C.     Substantive due process and economic regulation
1.      Substantive due process as a protection of fundamental economic rights did not receive much support from a majority of the Court until the end of the 19th century
a.      There was an argument, often based in the concept of ‘natural law,’ that these property and economic rights were basic fundamental rights deserving of judicial protection (Calder v. Bull) [state statute allowing rehearing in probate cases not an unconstitutional violation of the prohibition against ex post facto laws; ex post facto clause construed as applying only to criminal cases] 1.      Court actually discussed an example that would fit Lochner – a law that takes property from A and gives it to B is not a power that the citizens will have given to the legislature (and therefore the Court cannot assume that they would have done so)
2.      However, Chase in dicta did discuss the fact that perhaps these economic rights should get some higher form of protection because of their importance in the scheme of natural law
3.      Iredell’s dissent took issue with this natural law view and argued that the Court should not invalidate legislative actions simply because they fall outside of the scope of the legi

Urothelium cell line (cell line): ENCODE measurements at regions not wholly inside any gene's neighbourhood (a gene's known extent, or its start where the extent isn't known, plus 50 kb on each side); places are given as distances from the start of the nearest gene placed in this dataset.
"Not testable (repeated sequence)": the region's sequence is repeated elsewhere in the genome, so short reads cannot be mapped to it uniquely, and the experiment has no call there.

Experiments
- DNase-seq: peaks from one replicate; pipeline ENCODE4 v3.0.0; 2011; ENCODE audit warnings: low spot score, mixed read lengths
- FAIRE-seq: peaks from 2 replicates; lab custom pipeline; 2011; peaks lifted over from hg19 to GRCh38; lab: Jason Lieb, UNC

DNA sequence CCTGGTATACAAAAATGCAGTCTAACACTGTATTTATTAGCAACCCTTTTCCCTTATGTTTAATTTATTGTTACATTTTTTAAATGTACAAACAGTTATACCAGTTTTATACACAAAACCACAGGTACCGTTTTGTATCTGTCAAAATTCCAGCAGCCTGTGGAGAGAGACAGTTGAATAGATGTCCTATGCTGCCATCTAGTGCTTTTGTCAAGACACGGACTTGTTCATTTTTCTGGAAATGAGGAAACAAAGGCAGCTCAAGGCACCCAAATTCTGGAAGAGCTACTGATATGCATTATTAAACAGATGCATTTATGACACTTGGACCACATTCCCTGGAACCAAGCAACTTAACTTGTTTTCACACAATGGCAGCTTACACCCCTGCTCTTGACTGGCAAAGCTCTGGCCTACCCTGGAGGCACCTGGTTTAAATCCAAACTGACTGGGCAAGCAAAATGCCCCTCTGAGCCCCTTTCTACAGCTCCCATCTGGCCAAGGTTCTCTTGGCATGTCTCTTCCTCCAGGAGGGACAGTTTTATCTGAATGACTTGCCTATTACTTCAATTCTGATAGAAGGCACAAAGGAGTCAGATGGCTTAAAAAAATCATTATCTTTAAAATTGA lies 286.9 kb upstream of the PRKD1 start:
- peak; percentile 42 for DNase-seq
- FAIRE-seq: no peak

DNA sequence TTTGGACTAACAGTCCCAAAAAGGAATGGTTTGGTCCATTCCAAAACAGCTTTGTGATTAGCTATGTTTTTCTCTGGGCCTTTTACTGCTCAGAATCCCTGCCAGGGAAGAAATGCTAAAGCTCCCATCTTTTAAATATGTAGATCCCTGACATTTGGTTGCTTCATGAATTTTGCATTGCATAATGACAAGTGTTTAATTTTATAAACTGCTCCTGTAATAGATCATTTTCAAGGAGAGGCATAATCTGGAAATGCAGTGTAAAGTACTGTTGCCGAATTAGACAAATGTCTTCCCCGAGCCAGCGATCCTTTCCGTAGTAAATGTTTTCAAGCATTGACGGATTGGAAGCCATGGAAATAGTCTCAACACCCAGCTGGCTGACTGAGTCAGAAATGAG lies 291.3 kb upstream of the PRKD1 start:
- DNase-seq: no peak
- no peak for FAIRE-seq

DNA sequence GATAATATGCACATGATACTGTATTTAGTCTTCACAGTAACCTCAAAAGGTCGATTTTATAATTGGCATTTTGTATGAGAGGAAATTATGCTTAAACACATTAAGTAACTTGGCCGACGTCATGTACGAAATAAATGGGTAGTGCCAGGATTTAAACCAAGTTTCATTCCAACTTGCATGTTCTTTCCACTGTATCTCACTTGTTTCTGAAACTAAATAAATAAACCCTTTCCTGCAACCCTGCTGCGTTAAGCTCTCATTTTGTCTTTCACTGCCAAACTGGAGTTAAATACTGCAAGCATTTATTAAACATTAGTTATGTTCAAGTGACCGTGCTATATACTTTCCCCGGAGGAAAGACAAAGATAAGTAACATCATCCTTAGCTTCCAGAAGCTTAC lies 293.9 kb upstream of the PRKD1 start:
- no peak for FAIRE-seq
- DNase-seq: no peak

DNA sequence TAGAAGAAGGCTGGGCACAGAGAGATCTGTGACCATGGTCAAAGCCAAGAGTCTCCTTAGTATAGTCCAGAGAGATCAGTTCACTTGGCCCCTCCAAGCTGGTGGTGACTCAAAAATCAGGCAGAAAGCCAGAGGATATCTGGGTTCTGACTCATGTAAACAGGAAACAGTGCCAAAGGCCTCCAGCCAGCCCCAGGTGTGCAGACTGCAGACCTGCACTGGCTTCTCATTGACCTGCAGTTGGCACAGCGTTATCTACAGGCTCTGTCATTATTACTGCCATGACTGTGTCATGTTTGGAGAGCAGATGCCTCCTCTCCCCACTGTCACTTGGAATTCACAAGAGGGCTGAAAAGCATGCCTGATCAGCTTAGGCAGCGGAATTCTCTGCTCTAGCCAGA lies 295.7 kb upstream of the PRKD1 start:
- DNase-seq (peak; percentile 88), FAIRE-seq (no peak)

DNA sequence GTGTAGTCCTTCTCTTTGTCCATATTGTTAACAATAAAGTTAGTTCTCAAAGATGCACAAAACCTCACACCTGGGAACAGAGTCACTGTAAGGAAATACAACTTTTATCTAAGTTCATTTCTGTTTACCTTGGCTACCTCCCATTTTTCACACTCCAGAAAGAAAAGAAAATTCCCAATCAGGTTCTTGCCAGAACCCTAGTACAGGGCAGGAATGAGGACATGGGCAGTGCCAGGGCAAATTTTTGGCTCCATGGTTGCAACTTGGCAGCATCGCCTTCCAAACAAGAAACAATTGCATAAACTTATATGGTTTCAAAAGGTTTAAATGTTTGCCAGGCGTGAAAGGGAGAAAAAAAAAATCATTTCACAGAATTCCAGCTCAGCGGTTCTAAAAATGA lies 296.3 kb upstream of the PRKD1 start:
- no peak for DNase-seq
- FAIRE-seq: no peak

imposing its own economic theory on the state
a.       People should be allowed to stand on their own two feet when they want to
b.      He felt that social Darwinism should not prevail that the state should be able to get involved if they thought action to be warranted
i.         The majority is imposing its own view rather than the Constitutional view
c.       For Holmes, the test should be whether a rational and fair man necessarily would admit that the statute proposed would infringe fundamental principles as they have been understood by the traditions of our people and our law (and the statute passed this test in his opinion)
b.      Protecting the health of individual bakers
i.         Majority felt that the legislature erred in finding that bakers are less healthy than other workers (and the current conditions don’t overwork them that much)
ii.       Harlan’s dissent argued that there was sufficient evidence for the legislature to make such a finding and that the Court should defer to the legislature (and that the health interest is a legitimate one)
a.       If there is support that reasonable people think is persuasive, then the Court should respect that whether or not they believe it
c.       Protecting the health of the consumer
i.         Majority feels that there really is no support for the idea that tired bakers will be somehow less likely to observe clean practices (and that doing so will tend to make consumers ill)
d.      Protecting the collective health of bakers
i.         Court feels this is the same basic idea as in (b) and rejects it
Majority does not deny that the health interest is a legitimate one, but only that the health interests here are not strong enough and seem to be used as a pretext to reach the impermissible goal of regulating labor practices